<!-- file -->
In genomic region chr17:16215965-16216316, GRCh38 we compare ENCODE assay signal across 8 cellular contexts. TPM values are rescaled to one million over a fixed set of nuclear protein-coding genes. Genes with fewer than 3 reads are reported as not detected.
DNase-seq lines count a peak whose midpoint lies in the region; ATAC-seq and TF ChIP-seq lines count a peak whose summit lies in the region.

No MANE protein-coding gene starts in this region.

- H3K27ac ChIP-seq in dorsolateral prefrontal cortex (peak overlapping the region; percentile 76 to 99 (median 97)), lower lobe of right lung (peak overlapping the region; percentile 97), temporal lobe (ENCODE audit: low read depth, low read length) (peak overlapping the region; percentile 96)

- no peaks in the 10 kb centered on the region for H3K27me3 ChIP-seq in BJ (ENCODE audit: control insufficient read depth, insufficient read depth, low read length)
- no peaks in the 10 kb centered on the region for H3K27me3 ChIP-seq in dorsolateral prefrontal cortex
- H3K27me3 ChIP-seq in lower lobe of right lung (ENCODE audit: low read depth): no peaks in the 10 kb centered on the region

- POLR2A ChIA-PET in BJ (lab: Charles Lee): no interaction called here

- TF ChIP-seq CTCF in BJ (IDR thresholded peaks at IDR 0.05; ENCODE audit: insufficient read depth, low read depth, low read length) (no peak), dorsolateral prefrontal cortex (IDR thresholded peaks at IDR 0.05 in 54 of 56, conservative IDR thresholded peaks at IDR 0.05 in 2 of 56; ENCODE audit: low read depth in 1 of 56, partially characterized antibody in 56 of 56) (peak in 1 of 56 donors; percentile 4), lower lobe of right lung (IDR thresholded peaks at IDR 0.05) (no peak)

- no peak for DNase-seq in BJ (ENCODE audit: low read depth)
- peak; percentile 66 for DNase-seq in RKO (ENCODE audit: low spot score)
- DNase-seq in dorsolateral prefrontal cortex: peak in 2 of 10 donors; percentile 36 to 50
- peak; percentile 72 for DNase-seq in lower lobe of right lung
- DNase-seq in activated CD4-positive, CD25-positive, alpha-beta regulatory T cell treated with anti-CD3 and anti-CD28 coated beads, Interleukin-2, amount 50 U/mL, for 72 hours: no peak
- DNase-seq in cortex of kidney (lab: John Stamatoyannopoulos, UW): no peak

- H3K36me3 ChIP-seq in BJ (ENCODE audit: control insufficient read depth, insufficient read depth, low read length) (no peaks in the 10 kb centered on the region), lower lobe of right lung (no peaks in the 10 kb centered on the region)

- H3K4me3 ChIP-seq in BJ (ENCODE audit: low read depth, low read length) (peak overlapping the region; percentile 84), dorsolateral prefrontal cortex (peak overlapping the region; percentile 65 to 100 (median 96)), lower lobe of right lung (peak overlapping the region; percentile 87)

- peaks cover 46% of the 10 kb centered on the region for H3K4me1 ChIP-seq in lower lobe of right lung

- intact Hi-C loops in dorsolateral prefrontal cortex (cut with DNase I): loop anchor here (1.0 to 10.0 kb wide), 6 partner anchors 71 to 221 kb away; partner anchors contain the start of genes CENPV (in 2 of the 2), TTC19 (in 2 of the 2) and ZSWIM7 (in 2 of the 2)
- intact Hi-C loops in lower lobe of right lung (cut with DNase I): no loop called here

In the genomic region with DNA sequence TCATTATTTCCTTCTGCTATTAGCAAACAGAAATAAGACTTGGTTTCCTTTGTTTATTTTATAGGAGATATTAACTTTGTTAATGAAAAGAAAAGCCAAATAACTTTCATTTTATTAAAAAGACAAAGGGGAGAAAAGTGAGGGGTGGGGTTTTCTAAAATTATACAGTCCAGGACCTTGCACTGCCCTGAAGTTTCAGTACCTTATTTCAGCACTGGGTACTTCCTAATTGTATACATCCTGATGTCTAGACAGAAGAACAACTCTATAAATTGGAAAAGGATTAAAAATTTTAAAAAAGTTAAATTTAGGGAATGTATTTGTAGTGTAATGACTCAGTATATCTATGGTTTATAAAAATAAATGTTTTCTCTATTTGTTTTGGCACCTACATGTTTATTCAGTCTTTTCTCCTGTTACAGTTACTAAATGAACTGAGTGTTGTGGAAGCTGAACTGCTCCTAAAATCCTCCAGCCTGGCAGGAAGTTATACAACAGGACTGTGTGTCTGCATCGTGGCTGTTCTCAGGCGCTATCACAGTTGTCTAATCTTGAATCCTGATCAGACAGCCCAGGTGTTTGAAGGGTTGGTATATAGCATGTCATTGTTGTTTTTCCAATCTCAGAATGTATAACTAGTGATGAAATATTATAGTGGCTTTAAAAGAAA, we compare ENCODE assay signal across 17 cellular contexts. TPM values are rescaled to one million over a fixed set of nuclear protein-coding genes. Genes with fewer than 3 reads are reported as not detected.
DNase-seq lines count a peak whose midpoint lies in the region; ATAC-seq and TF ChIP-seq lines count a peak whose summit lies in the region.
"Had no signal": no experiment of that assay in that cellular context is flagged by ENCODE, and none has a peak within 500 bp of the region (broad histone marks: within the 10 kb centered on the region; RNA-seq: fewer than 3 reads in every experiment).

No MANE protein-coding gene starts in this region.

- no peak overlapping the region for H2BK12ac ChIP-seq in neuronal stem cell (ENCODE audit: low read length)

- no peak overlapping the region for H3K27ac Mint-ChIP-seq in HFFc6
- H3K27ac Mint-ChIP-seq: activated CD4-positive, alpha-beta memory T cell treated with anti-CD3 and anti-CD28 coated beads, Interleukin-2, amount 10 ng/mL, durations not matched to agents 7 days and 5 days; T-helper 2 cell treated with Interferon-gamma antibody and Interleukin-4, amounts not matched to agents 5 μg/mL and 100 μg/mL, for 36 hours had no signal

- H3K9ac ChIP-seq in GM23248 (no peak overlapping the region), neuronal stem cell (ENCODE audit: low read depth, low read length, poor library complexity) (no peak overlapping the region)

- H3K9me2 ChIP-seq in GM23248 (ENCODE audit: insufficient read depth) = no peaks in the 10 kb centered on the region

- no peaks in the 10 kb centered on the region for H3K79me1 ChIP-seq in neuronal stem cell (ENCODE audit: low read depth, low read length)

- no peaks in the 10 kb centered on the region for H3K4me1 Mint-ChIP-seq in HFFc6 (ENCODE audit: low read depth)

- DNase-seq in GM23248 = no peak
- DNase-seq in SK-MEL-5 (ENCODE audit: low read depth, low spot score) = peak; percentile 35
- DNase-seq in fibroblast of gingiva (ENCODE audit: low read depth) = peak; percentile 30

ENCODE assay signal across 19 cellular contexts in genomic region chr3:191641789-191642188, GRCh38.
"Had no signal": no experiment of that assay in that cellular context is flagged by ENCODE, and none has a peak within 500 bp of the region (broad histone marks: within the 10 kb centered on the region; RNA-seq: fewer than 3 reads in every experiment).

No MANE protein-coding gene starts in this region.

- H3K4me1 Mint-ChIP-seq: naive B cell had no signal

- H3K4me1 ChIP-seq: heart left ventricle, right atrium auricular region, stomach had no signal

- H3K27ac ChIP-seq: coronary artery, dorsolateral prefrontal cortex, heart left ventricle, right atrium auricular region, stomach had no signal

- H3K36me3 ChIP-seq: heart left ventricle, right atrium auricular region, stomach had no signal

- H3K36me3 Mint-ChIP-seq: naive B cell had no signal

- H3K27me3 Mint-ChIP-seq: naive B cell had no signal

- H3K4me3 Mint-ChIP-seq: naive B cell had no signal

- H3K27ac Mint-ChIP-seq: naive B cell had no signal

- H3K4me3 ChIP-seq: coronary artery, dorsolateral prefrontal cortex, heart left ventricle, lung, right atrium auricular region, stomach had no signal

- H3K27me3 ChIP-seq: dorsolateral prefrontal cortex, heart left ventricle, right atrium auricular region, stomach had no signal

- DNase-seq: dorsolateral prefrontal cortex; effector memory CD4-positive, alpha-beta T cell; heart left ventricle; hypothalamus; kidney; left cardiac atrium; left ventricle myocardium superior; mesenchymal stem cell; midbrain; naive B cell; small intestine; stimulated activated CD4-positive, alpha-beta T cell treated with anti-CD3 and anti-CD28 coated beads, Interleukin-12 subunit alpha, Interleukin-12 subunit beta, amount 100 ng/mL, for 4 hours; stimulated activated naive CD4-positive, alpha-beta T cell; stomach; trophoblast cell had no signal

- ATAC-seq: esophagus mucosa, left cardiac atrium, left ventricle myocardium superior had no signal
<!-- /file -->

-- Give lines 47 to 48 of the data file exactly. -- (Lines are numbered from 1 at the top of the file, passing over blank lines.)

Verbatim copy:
- H3K27me3 ChIP-seq: dorsolateral prefrontal cortex, heart left ventricle, right atrium auricular region, stomach had no signal

- DNase-seq: dorsolateral prefrontal cortex; effector memory CD4-positive, alpha-beta T cell; heart left ventricle; hypothalamus; kidney; left cardiac atrium; left ventricle myocardium superior; mesenchymal stem cell; midbrain; naive B cell; small intestine; stimulated activated CD4-positive, alpha-beta T cell treated with anti-CD3 and anti-CD28 coated beads, Interleukin-12 subunit alpha, Interleukin-12 subunit beta, amount 100 ng/mL, for 4 hours; stimulated activated naive CD4-positive, alpha-beta T cell; stomach; trophoblast cell had no signal